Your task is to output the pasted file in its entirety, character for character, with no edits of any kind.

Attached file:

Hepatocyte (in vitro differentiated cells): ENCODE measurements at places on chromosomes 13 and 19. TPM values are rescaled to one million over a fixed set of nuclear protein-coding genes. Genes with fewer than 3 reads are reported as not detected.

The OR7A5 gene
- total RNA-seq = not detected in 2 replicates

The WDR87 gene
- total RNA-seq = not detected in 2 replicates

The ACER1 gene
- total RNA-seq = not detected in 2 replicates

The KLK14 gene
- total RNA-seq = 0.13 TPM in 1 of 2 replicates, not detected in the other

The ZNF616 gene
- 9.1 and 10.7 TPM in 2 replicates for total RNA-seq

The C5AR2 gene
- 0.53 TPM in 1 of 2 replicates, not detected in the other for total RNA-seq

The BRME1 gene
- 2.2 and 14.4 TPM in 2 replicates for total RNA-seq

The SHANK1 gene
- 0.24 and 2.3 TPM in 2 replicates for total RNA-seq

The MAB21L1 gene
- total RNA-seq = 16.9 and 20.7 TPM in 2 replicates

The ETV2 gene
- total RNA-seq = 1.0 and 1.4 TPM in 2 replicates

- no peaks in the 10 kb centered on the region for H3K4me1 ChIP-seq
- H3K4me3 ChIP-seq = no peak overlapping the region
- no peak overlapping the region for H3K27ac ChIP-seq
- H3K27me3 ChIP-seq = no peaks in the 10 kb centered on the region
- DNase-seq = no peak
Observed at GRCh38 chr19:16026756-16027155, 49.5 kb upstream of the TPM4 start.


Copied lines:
Hepatocyte (in vitro differentiated cells): ENCODE measurements at places on chromosomes 13 and 19. TPM values are rescaled to one million over a fixed set of nuclear protein-coding genes. Genes with fewer than 3 reads are reported as not detected.

The OR7A5 gene
- total RNA-seq = not detected in 2 replicates

The WDR87 gene
- total RNA-seq = not detected in 2 replicates

The ACER1 gene
- total RNA-seq = not detected in 2 replicates

The KLK14 gene
- total RNA-seq = 0.13 TPM in 1 of 2 replicates, not detected in the other

The ZNF616 gene
- 9.1 and 10.7 TPM in 2 replicates for total RNA-seq

The C5AR2 gene
- 0.53 TPM in 1 of 2 replicates, not detected in the other for total RNA-seq

The BRME1 gene
- 2.2 and 14.4 TPM in 2 replicates for total RNA-seq

The SHANK1 gene
- 0.24 and 2.3 TPM in 2 replicates for total RNA-seq

The MAB21L1 gene
- total RNA-seq = 16.9 and 20.7 TPM in 2 replicates

The ETV2 gene
- total RNA-seq = 1.0 and 1.4 TPM in 2 replicates

- no peaks in the 10 kb centered on the region for H3K4me1 ChIP-seq
- H3K4me3 ChIP-seq = no peak overlapping the region
- no peak overlapping the region for H3K27ac ChIP-seq
- H3K27me3 ChIP-seq = no peaks in the 10 kb centered on the region
- DNase-seq = no peak
Observed at GRCh38 chr19:16026756-16027155, 49.5 kb upstream of the TPM4 start.